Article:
St David's Cathedral, Pembrokeshire, Wales


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Mystery Worshipper:
Church: St David's Cathedral
Location: Pembrokeshire, Wales
Date of visit: Sunday, 18 October 2020, 11:15am

The building

The 12th century cathedral, a pilgrimage destination, was extensively rebuilt in the 19th century. The ruins of the bishop's palace, the cries of the ravens, and the fact that you drop down on the site make the approach evocative. The detail is less impressive but interesting, with the tomb of Edmund Tudor in the place of the saint's shrine, behind the high altar. Recently, a shrine to St David has been refurbished, complete with icon of Dewi Sant (St David) with the obligatory dove (legend has it that as David preached at the Synod of Brefi, a dove flew down to perch on his shoulder, after which a miracle took place). The traditional antagonism between English and Welsh is enshrined here.

The church

Although in-person services and visiting hours have resumed, the cathedral’s activities remain suspended, although the cathedral chaplains are on duty most days (quoting from their news sheet) ‘to provide support and advice to people whenever they can.’ A three-day retreat is scheduled for the upcoming week, limited to five persons each day. Their food bank is still active, and a drop-off donation point is provided. Holy Eucharist and Evensong are held each Sunday, with Morning Prayer and Holy Eucharist on weekdays. Services are also posted on social media.

The neighborhood

The Pembrokeshire coast is a world-famous walk. Celtic saints are one of its attractions. If they weren't there you'd have to invent them. The great outcrops of rock in a barren landscape cry out for ascetic feats of endurance and prayer. The city mainly survives on tourism. When they come to the cathedral, tourists become pilgrims.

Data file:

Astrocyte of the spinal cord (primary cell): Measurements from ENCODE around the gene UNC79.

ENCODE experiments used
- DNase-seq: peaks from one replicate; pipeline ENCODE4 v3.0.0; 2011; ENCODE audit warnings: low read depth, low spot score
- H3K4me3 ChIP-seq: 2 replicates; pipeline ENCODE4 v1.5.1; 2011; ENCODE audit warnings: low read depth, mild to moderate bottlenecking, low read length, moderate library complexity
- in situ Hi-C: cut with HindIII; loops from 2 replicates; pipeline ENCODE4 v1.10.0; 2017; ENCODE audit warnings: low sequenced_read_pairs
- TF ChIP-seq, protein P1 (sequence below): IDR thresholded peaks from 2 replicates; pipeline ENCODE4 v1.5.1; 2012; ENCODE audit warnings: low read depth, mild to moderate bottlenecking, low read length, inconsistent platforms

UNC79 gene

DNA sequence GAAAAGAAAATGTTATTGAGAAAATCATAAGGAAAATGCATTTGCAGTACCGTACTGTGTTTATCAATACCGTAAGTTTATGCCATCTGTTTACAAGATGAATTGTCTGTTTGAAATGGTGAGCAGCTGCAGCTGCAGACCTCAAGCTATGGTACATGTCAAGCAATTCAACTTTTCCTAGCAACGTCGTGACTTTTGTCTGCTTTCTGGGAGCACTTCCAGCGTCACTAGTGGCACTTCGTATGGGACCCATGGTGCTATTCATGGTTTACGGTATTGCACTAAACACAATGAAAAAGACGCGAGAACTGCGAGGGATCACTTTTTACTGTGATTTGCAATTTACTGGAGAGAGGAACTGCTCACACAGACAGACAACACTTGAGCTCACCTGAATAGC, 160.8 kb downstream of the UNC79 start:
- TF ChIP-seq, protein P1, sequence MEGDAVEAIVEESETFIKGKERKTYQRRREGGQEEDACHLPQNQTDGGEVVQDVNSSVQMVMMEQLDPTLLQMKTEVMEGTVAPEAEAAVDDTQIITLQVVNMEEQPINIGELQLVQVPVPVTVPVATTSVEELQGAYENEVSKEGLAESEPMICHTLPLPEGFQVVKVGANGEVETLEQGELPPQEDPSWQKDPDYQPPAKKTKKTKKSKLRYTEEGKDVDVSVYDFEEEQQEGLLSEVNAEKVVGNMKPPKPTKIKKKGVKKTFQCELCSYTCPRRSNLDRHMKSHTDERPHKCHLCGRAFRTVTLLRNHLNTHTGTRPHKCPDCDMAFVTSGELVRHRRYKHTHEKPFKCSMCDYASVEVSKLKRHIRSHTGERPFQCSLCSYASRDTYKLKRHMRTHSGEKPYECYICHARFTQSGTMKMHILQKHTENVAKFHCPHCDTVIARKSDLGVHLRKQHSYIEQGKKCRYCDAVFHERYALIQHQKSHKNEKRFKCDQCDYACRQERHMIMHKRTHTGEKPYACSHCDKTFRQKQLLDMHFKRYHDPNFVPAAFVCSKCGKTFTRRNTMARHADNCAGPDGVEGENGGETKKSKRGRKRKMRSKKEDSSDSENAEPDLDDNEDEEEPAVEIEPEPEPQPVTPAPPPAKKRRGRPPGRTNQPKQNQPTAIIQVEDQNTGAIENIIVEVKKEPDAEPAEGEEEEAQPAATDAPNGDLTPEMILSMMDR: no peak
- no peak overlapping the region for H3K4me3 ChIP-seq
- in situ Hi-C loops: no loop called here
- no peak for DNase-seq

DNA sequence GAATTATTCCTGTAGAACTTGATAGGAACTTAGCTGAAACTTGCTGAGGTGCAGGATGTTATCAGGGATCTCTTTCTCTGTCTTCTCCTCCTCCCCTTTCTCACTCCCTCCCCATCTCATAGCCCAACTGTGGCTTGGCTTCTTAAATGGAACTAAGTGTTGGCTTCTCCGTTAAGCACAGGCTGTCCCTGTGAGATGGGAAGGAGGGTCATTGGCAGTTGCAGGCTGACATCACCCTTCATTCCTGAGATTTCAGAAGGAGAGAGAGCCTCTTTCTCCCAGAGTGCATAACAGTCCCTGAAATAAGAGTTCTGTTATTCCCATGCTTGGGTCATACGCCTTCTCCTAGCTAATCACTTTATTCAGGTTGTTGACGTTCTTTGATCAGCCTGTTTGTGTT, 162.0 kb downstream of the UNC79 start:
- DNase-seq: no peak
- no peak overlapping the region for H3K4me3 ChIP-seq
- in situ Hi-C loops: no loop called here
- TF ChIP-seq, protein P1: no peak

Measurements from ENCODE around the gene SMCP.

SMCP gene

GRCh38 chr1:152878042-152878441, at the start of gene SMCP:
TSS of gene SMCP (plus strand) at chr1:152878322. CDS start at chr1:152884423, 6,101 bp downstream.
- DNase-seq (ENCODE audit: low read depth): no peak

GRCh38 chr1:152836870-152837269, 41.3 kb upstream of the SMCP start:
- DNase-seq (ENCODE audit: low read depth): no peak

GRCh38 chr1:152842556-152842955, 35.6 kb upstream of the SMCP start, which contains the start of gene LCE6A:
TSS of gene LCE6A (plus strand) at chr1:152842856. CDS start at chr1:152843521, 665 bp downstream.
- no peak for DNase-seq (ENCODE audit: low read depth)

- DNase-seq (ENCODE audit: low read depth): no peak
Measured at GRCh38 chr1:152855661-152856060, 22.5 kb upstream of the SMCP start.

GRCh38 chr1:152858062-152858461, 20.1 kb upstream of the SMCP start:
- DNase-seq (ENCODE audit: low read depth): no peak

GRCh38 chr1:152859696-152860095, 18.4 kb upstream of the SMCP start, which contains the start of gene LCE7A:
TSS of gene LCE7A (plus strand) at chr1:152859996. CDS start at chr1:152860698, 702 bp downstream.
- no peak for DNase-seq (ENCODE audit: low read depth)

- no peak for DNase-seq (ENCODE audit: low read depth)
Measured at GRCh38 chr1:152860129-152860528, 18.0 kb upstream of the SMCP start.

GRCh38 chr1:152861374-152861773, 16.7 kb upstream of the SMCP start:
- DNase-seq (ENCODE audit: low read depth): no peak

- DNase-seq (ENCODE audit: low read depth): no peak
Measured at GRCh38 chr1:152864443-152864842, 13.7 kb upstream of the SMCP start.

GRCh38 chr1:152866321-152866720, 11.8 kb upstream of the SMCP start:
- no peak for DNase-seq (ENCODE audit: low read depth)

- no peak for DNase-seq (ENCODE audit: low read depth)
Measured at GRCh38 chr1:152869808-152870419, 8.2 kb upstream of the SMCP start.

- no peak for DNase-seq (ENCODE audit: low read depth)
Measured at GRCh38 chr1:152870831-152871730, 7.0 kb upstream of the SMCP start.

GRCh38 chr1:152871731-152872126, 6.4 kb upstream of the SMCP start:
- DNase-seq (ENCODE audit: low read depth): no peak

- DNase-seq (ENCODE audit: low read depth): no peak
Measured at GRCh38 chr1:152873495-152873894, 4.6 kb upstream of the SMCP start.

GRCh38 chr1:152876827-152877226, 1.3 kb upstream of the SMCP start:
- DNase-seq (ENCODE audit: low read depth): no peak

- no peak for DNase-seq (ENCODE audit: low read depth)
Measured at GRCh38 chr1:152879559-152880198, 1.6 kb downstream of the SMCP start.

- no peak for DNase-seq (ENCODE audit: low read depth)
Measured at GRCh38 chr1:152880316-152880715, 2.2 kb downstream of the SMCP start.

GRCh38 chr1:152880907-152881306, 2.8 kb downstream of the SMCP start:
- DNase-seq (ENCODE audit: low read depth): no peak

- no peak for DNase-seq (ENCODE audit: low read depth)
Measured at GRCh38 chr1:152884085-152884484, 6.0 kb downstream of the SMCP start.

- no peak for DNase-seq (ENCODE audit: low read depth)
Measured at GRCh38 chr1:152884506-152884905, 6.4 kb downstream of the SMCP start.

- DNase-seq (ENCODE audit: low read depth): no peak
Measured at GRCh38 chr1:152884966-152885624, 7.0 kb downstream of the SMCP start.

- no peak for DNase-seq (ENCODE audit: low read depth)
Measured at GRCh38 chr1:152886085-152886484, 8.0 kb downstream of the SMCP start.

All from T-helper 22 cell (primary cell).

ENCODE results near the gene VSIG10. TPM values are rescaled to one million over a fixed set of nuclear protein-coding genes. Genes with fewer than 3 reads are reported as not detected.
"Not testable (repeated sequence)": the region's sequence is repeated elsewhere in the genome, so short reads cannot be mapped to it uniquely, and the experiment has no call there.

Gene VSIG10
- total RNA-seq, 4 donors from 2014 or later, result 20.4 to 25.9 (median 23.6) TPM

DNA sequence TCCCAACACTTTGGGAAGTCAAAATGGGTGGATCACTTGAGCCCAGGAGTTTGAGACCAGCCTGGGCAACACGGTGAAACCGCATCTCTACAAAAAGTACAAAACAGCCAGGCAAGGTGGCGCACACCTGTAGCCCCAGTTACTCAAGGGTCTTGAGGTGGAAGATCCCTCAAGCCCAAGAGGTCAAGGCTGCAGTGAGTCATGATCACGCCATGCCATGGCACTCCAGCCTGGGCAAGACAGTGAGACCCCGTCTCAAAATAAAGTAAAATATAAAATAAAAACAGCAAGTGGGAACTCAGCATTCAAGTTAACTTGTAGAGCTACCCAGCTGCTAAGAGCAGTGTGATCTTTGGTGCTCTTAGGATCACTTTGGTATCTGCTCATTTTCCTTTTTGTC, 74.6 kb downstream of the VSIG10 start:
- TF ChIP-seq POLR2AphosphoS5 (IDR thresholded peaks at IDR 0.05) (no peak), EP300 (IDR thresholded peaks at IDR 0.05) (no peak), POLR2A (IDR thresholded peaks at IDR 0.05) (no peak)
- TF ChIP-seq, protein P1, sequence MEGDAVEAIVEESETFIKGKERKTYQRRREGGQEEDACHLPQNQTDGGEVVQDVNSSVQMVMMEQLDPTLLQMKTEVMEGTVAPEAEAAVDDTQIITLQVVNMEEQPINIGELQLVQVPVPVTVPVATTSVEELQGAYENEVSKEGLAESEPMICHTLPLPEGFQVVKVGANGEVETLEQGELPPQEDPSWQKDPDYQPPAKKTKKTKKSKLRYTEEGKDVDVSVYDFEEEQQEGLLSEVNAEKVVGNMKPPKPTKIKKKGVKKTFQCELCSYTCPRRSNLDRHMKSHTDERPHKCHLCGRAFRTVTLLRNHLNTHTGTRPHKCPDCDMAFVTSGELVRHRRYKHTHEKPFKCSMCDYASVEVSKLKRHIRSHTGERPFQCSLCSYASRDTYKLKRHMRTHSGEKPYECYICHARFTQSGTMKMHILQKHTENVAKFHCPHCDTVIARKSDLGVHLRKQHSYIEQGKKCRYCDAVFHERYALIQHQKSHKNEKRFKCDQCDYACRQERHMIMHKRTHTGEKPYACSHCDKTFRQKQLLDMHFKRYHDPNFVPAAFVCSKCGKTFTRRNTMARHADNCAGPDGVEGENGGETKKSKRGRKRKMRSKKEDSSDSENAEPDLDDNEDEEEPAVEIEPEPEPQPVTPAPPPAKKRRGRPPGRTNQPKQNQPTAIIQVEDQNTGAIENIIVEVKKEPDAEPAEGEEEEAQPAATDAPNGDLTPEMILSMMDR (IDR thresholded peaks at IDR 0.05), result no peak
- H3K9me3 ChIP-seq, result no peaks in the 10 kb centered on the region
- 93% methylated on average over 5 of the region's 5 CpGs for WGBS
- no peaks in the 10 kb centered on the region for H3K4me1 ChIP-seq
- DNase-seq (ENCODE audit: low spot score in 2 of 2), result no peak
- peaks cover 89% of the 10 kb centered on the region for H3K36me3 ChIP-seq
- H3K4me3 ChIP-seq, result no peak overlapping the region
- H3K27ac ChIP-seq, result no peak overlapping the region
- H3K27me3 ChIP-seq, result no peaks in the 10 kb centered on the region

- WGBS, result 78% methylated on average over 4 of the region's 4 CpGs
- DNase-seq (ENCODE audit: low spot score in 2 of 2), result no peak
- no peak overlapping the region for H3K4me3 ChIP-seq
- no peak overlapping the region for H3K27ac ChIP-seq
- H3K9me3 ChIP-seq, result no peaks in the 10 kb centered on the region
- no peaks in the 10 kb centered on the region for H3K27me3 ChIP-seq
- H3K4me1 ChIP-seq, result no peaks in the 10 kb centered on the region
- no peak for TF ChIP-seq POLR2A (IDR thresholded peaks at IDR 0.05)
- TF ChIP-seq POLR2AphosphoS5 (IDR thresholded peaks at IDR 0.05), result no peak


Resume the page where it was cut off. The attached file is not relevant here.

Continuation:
The cast

The dean, a minor canon, and the verger processed in wearing masks, which they removed only when speaking. On the pulpitum, the organist and a single cantor provided the music. The dean took the service, the minor canon preached, and the cantor, a tenor, sang from behind a plastic screen. He couldn't compete with the organ, but unaccompanied he was very good.

What was the name of the service?

Sung Eucharist.

How full was the building?

Social distancing was scrupulously enforced, so there were about 30 in the nave.

Did anyone welcome you personally?

Two vergers took care of the seating and helped with queries.

Was your pew comfortable?


How would you describe the pre-service atmosphere?

Restrained organ music.

What were the exact opening words of the service?

‘We meet in the name of the Father, and of the Son, and of the Holy Spirit.’

What books did the congregation use during the service?

Service sheet left on the pew.

What musical instruments were played?


Did anything distract you?

The dean's dangling earings and high-heeled boots.

Was the worship stiff-upper-lip, happy clappy, or what?

A modern version of the traditional eucharist. The dean burst into Welsh during the eucharistic prayer and I wished she'd thought of that sooner. They were celebrating St Luke and the readings tried laboriously to drag in references to him.

Exactly how long was the sermon?

16 minutes.

On a scale of 1-10, how good was the preacher?

1 — Unfair to criticise because the preacher herself said she thought of telling the dean the dog had eaten it.

In a nutshell, what was the sermon about?

We live in unpredictable times and need hope. We all crave human contact. How can we survive? We have a mission.

Which part of the service was like being in heaven?

The solo chanting of the psalm from on high.

And which part was like being in... er... the other place?

The sermon, because we felt for her.

What happened when you hung around after the service looking lost?

We all got away as quickly as possible.

How would you describe the after-service coffee?

Fortunately not allowed nowadays.

How would you feel about making another visit (where 10 = ecstatic, 0 = terminal)?

2 — The schism between Celtic and Roman, Welsh and English, local and tourist, is as corrosive as ever.

Did the service make you feel glad to be a Christian?

Quite uncomfortable.

What one thing will you remember about all this in seven days' time ?

As I left, my gaze fell on the statue of Dewi Sant outside, with – wouldn’t you know it? – a live dove perched on his shoulder. I like an element of surprise.

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